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  1. #161
    Senior Member velvet_sky's Avatar
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    can someone translate this for me ... thanks in advance

    κανε edit και γραψτα στα ελληνικα

    WARN και στις δυο σας για παράβαση κανονισμών

    τα λινκς διαγράφονται

  2. #162
    @#MOmderator#@ maria_gr's Avatar
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    κανε edit και γραψτα στα ελληνικα=edit your post and write them in Greek

    WARN και στις δυο σας για παράβαση κανονισμών=both of you receive a warning for violation of the rules

    τα λινκς διαγράφονται=the links are deleted
    Άνθρωποι τύχης είδωλον επλάσαντο, πρόφασιν ιδίης αβουλίης.

    ~Δημόκριτος~

  3. #163
    Senior Member velvet_sky's Avatar
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    wow, because of what ?
    and a link I've post has been deleted also

    anyway thanks for the translation

  4. #164
    Senior Member Fidelitas's Avatar
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    Default Question

    What is 'me, myself & I in Greek'? (also latin characters please)

    thanks

  5. #165
    Senior Member Zvezda's Avatar
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    Quote Originally Posted by Fidelitas View Post
    What is 'me, myself & I in Greek'? (also latin characters please)

    thanks

    That doesn't translate well in Greek, it's something like "Ego, emena ki o eaftos mou". I do not think it's an exression a native Greek speaker would ever use because it sounds strange. Somebody else my be able to come up with a better translation though.
    Bio je Novembar 2009 godine, zamišljao sam kako hodaš ulicom Bana Jelačića cipelama od zmijske kože..

  6. #166
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    How to say "I love you so much. I'll love you and be with you to the end of all ends, and though the birth of all births." to a girl in Latin and Greek letters?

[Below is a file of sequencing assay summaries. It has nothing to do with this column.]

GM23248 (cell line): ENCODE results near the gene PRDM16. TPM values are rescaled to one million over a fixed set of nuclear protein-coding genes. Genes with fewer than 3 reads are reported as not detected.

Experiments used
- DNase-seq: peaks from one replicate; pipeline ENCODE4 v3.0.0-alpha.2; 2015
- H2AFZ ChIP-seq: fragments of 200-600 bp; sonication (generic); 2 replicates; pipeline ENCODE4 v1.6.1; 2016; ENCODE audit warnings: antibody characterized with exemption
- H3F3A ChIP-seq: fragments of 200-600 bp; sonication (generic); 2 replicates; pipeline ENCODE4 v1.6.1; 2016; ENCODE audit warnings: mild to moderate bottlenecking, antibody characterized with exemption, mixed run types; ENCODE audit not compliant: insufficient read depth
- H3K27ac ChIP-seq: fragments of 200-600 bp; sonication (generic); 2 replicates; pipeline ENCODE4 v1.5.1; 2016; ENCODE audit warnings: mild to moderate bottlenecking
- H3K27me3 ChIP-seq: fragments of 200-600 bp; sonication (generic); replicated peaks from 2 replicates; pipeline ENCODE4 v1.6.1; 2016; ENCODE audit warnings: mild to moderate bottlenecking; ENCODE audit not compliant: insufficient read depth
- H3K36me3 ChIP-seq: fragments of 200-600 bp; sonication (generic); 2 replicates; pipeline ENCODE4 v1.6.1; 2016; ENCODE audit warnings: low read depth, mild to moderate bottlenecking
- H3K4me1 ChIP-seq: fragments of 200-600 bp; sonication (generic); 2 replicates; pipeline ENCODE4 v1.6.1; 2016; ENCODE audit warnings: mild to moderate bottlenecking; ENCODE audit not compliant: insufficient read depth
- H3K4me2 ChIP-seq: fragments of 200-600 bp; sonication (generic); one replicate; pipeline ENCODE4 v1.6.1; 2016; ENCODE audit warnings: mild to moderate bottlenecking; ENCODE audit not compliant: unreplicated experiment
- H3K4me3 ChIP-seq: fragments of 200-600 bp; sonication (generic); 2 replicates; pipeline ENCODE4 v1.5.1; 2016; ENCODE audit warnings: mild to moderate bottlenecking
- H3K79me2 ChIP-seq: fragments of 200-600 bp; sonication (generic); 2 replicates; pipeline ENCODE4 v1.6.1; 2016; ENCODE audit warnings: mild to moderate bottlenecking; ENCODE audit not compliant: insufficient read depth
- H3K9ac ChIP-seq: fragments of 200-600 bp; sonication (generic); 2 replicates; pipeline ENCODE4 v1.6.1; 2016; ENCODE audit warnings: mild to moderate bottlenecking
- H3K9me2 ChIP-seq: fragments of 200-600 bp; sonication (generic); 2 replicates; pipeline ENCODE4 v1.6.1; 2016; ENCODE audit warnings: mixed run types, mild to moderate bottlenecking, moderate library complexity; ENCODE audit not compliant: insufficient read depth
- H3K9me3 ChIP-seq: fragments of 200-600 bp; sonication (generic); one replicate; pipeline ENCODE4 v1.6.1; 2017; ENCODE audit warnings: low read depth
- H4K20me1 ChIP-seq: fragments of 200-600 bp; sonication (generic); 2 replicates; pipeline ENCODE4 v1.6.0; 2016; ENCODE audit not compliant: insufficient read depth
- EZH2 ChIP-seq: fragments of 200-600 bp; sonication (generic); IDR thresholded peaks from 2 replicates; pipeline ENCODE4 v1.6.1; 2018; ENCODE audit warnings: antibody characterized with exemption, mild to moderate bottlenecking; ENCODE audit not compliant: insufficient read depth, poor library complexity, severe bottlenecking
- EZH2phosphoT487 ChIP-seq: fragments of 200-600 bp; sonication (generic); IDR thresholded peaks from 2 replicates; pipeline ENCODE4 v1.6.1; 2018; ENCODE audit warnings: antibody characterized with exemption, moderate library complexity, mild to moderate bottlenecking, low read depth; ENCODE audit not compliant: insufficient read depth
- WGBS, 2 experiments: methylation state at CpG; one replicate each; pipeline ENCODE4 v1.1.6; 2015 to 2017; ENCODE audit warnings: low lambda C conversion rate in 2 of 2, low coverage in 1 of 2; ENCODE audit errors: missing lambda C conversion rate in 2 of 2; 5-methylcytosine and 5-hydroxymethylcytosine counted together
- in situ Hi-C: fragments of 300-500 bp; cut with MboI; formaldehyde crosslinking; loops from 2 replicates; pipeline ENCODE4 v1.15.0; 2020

7. #167
    Moderator Milena's Avatar
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    Could someone tell me what "filotimo" means? When do you use it?

  8. #168
    @#MOmderator#@ maria_gr's Avatar
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    Aham, filotimo... Filotimo is the great sensibility, the scrupulousness. We use it when a person has morality and dignity.
    Άνθρωποι τύχης είδωλον επλάσαντο, πρόφασιν ιδίης αβουλίης.

    ~Δημόκριτος~

  9. #169
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    Quote Originally Posted by Milena View Post
    Could someone tell me what "filotimo" means?I heard that it's a perfect Greek word...When do you use that word?

    Filotimo (φιλότιμο) -
    Examples.
    1) When a doctor has a fee of X $, € or whatever (X = expensive) and a, not that wealthy, man goes to him, then the doctor who has "φιλότιμο" sometimes, decides to be paid less money by that man. Because he feels that it is not fair for the poor man and that he also has a right to proper medicare.

    2) When turists visit a foreign and they get a taxi from the airport to the hotel, if the taxi-driver is cunning and charges them extra money (i.e. instead of 10€, he charges 50 or 100€), then we greeks say that this taxi-driver has no "φιλότιμο", because he takes advantage of the situation that the turist doesn't know the language, neither the distances etc., so he cheats him.

    3) Let's suppose that we have a married couple. And that the man does all the favours of the woman. If she keeps asking more and more expensive things, while she doesn't recognise any effort of the man, if she spends money as if she were a queen, while at the same moment the man is working hard as a slave, then we say that the woman has no "φιλότιμο".

    Sorry I can't explain in a better way. Maybe someone else may come up with a better description. However, I hope that you got the feeling of the word "filotimo".

    Φιλότιμο, is a very important (human) value for us. It shows the integrity of a person, his/her beliefs, the way he/she was raised and educated, and many other important things.

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    sushiko (01-04-2010)

  11. #170
    Moderator Milena's Avatar